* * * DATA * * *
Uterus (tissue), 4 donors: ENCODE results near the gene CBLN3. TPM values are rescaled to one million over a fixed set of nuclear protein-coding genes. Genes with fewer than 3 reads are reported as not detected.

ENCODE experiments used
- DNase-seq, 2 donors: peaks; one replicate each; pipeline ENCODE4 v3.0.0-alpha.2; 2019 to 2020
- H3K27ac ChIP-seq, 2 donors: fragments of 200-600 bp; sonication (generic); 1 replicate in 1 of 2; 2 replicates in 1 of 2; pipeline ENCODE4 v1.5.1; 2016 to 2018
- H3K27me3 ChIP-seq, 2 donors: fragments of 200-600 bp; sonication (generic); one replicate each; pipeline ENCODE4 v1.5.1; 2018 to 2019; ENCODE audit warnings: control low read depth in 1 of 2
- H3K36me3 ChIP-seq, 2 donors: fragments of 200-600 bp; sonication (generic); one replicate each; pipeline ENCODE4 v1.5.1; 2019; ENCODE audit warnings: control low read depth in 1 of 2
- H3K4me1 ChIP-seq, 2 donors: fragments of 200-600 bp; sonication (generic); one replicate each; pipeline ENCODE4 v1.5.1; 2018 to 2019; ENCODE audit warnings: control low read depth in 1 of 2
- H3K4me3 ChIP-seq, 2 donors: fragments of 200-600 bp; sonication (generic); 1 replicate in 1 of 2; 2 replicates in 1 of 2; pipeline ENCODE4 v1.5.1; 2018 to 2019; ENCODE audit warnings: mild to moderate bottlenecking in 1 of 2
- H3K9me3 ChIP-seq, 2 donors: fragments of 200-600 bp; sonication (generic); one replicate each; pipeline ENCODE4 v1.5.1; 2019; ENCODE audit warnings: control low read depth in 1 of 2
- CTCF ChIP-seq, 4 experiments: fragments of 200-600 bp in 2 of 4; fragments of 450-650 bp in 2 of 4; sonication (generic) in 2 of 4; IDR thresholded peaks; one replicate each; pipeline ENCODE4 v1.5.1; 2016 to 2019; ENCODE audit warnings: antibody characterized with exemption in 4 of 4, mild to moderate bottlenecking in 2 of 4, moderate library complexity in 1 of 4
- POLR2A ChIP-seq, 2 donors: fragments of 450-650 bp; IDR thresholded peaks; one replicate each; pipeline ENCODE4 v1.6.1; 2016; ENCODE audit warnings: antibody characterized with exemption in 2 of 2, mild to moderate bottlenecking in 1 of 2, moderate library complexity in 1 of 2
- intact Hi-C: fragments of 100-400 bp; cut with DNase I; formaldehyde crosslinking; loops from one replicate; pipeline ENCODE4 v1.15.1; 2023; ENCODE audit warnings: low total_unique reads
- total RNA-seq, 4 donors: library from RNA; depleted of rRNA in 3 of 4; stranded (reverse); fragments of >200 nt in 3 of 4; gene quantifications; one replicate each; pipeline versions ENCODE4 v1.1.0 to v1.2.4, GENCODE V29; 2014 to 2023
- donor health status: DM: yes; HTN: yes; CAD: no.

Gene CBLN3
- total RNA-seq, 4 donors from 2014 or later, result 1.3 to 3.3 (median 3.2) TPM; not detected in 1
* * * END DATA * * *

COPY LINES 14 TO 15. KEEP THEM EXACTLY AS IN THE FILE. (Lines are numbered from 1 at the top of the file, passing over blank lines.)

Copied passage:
- donor health status: DM: yes; HTN: yes; CAD: no.

Gene CBLN3